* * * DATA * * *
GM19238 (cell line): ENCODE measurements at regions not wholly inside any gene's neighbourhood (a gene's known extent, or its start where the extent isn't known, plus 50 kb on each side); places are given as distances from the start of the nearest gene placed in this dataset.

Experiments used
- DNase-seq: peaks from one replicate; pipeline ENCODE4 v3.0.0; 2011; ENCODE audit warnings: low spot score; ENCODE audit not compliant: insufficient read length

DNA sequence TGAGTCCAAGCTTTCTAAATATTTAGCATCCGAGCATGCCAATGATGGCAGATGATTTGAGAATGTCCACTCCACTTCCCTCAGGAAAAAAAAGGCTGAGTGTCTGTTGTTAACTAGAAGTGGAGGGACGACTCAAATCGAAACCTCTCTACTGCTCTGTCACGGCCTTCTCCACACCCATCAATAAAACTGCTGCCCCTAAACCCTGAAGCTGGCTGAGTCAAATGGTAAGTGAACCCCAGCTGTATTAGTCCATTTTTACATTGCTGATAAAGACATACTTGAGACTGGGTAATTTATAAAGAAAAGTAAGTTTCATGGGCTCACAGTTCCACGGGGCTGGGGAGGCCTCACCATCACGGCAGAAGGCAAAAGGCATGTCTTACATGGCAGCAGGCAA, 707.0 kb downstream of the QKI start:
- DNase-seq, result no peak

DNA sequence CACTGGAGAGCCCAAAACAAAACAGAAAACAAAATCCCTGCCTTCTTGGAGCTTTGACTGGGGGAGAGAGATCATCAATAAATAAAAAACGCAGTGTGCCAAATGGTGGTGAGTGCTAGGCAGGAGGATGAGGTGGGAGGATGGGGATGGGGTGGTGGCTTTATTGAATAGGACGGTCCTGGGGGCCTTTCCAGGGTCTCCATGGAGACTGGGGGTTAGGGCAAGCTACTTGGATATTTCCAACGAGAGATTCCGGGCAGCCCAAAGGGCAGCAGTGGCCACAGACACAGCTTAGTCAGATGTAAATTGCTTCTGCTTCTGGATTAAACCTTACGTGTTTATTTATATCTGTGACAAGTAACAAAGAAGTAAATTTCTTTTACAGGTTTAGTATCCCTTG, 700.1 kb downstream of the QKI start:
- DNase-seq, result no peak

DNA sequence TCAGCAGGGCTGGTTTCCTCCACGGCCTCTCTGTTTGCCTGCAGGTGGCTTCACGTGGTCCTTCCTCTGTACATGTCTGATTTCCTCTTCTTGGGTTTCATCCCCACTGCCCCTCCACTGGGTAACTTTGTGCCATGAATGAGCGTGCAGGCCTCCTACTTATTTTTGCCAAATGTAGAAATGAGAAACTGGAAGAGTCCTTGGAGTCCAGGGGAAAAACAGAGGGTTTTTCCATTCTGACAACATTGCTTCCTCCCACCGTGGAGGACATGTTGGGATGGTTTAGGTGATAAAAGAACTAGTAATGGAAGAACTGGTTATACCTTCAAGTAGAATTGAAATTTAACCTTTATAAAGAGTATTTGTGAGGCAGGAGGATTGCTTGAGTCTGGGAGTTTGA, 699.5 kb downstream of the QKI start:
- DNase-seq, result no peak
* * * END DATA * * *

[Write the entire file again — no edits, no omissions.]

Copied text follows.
GM19238 (cell line): ENCODE measurements at regions not wholly inside any gene's neighbourhood (a gene's known extent, or its start where the extent isn't known, plus 50 kb on each side); places are given as distances from the start of the nearest gene placed in this dataset.

Experiments used
- DNase-seq: peaks from one replicate; pipeline ENCODE4 v3.0.0; 2011; ENCODE audit warnings: low spot score; ENCODE audit not compliant: insufficient read length

DNA sequence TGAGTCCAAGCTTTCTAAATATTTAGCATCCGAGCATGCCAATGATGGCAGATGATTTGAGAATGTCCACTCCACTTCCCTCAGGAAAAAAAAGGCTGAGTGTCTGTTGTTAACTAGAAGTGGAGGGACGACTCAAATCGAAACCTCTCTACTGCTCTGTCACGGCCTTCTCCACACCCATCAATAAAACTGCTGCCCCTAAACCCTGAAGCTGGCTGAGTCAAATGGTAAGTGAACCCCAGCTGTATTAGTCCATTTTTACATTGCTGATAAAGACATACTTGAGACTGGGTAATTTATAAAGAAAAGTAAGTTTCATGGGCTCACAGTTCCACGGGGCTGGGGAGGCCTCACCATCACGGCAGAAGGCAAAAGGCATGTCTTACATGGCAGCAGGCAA, 707.0 kb downstream of the QKI start:
- DNase-seq, result no peak

DNA sequence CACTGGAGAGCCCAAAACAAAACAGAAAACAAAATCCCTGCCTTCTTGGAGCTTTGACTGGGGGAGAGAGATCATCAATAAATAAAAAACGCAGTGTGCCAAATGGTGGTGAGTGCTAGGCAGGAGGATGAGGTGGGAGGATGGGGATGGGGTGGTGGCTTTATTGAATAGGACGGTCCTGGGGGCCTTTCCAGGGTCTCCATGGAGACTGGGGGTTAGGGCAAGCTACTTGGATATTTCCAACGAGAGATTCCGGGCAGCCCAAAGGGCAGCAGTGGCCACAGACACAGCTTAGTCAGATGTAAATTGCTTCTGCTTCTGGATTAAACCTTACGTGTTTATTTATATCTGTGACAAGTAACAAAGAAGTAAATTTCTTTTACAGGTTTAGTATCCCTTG, 700.1 kb downstream of the QKI start:
- DNase-seq, result no peak

DNA sequence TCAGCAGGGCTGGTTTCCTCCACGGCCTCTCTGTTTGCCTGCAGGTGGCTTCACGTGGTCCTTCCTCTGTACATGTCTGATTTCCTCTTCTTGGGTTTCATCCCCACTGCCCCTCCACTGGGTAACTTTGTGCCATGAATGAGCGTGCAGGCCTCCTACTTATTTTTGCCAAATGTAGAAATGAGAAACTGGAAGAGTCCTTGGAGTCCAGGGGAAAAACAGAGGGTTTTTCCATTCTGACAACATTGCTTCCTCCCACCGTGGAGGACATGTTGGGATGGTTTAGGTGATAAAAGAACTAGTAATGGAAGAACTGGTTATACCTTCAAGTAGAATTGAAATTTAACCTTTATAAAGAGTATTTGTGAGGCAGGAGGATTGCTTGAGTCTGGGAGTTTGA, 699.5 kb downstream of the QKI start:
- DNase-seq, result no peak